Absolutely. But I've also invested all of that time, right? So that's where the savvy groomer, we teach you guys a lot of hiring techniques in the higher masterclass we already teach you. You know, you should have, there's, there's a four step process. You need to have a 15 minute phone call. Do you actually like this person? We need to have an in-person neutral territory.


We need to have a, a skill assessment, and then we need to have a working interview. And when you go through all of that, yes, you'll have significantly less turnover. Why? Because you've invested a lot of time in hiring that person. So if you want less turnover, you'll have to invest a lot of time and energy into the hiring process.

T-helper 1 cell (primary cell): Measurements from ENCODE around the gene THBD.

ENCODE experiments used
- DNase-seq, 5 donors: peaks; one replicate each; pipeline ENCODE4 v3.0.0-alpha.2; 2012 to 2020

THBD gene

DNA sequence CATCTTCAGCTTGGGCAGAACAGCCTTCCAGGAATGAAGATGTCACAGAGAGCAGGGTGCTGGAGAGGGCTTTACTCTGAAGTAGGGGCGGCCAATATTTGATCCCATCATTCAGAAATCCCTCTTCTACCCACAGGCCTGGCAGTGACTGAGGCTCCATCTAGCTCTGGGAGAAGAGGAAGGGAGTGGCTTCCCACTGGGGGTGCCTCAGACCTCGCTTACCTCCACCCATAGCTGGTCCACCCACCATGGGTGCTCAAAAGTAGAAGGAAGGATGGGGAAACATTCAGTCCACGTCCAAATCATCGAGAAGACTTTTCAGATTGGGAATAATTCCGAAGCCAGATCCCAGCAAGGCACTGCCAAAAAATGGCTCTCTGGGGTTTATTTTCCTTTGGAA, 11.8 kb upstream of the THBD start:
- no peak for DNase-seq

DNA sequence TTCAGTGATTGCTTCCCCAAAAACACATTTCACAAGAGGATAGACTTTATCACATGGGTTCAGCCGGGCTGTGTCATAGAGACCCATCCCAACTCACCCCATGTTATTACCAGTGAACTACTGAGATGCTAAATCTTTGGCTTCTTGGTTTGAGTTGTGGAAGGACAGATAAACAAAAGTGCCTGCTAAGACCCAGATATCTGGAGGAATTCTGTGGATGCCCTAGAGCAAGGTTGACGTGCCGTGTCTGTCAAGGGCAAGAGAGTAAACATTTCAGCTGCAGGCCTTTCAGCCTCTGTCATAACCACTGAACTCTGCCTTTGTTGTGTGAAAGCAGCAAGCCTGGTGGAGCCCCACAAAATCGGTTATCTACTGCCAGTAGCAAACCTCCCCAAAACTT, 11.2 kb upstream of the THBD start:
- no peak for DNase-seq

And I think a lot of you guys are like, but I don't wanna do all that. It's like, okay, well then you gotta hire them and find out the hard way, right? There's just too many ways of how to deal with that. One thing I had mentioned to this person is, you know, being, doing exit interview. So if you're gonna do an exit interview, what happened there? What was that conversation? You know, why did they leave? Did they leave you over more money? Did they leave you over the grooming industry? Just wasn't for them. Did they leave? Because, you know, maybe the perfect clientele that you have is not their soulmate clients, right? I remember, you know, many moons ago, and it's not legal obviously, but I worked for a woman for free for six months after grooming school. 'cause I needed to gain some skillset. And all she did was poodles and schnauzers. That's all she did. She did poodles in, in, you know, English saddle cuts and continentals, and she hated schnauzer cuts, not schnauzer. She did schnauzer hand strip planks.